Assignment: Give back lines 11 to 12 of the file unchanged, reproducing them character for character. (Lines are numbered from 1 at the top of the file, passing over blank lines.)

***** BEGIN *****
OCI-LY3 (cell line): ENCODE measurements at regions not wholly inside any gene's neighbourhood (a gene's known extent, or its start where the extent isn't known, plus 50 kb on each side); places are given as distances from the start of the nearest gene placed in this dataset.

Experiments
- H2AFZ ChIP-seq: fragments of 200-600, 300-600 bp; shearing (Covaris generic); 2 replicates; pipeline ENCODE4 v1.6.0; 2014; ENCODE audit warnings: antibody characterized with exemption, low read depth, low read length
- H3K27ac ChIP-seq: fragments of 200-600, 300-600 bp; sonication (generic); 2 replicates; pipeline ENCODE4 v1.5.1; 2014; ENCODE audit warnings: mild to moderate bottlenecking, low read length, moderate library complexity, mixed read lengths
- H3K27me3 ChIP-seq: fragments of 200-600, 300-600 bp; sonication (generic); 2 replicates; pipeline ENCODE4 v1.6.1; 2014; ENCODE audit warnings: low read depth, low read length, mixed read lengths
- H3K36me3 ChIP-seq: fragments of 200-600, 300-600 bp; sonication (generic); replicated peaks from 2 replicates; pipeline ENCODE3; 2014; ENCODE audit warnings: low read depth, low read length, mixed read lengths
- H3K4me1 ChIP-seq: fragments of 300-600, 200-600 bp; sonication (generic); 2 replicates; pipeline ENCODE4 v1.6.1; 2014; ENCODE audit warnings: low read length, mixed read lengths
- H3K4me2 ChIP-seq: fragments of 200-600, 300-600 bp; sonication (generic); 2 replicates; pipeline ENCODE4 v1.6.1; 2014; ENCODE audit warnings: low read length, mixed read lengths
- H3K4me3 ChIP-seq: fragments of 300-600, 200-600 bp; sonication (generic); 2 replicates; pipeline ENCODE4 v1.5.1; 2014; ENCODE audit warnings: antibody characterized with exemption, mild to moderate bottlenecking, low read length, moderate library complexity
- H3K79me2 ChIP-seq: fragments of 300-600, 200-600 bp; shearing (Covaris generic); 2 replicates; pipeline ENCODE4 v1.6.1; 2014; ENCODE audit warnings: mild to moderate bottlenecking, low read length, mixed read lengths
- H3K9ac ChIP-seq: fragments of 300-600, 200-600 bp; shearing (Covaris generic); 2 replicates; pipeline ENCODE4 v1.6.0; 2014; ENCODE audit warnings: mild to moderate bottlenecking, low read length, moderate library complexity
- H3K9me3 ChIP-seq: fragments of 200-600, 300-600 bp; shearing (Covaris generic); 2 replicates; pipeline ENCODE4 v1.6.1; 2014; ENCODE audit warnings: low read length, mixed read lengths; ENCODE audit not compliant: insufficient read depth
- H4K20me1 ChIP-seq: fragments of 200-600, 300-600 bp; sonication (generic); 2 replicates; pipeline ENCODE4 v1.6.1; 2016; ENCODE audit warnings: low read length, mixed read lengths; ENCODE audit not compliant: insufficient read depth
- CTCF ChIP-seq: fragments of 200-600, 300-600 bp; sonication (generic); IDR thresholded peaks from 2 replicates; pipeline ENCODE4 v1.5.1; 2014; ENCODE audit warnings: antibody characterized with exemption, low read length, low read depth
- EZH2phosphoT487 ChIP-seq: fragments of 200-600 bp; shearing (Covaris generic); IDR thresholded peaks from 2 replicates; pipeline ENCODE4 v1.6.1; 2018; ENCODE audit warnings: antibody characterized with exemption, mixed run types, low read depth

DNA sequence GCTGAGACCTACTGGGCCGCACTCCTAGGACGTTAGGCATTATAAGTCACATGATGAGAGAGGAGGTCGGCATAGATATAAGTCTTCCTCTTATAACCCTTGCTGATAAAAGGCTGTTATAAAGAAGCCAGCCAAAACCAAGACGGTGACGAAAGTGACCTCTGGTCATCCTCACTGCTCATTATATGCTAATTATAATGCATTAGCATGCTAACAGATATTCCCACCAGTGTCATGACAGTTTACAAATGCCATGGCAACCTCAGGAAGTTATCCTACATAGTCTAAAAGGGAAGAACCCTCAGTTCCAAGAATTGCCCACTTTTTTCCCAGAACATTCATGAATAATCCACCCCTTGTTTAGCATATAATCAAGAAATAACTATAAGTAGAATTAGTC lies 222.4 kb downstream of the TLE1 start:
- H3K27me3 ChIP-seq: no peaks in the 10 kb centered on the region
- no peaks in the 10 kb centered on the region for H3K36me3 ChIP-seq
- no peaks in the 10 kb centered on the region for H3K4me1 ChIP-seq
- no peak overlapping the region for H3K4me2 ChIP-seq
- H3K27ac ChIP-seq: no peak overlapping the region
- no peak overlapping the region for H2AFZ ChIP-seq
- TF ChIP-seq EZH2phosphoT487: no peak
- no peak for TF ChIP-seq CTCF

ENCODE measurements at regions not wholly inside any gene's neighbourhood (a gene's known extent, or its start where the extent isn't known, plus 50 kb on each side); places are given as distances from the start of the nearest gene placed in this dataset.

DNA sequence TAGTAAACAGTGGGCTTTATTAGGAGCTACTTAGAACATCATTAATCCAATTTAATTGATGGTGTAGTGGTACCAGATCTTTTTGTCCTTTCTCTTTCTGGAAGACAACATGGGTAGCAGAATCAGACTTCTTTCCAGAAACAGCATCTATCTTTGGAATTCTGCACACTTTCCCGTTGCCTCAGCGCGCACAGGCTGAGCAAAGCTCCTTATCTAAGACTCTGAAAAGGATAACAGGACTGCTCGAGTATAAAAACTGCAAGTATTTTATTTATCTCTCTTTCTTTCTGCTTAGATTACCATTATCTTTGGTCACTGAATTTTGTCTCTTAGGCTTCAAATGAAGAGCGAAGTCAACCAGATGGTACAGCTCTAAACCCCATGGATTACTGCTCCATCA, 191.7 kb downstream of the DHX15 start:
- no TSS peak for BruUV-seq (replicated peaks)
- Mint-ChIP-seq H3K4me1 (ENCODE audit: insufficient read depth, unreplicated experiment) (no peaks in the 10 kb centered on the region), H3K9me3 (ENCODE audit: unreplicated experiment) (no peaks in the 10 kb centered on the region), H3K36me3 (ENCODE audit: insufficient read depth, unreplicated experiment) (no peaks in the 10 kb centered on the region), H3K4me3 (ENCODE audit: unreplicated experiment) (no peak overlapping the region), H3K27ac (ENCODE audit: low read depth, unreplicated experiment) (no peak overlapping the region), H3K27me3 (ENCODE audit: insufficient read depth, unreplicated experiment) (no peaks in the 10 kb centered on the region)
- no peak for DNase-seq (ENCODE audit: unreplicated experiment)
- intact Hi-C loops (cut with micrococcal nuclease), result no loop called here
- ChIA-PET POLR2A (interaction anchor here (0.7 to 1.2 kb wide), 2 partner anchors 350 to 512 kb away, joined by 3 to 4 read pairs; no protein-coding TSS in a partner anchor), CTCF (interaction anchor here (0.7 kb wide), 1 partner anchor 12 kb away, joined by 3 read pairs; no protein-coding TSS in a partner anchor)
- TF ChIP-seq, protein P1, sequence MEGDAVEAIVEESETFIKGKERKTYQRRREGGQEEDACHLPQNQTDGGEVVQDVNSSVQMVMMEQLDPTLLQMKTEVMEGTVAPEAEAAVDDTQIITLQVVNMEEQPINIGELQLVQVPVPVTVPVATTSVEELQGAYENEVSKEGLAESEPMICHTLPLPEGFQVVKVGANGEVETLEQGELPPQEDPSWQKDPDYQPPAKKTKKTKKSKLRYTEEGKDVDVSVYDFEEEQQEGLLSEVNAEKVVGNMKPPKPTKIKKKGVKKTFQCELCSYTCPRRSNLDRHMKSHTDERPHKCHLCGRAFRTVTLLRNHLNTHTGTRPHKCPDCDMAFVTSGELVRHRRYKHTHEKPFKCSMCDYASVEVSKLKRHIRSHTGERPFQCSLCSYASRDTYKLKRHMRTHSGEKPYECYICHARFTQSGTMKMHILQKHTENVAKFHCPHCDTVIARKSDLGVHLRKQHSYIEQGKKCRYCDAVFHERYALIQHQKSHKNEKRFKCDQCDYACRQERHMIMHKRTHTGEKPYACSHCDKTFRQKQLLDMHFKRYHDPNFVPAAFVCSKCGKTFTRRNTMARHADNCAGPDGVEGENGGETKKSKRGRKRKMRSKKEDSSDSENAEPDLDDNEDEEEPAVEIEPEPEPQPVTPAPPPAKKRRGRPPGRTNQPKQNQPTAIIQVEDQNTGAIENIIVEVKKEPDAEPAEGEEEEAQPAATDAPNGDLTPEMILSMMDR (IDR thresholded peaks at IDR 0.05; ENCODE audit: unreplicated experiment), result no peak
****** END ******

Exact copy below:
- H3K9ac ChIP-seq: fragments of 300-600, 200-600 bp; shearing (Covaris generic); 2 replicates; pipeline ENCODE4 v1.6.0; 2014; ENCODE audit warnings: mild to moderate bottlenecking, low read length, moderate library complexity
- H3K9me3 ChIP-seq: fragments of 200-600, 300-600 bp; shearing (Covaris generic); 2 replicates; pipeline ENCODE4 v1.6.1; 2014; ENCODE audit warnings: low read length, mixed read lengths; ENCODE audit not compliant: insufficient read depth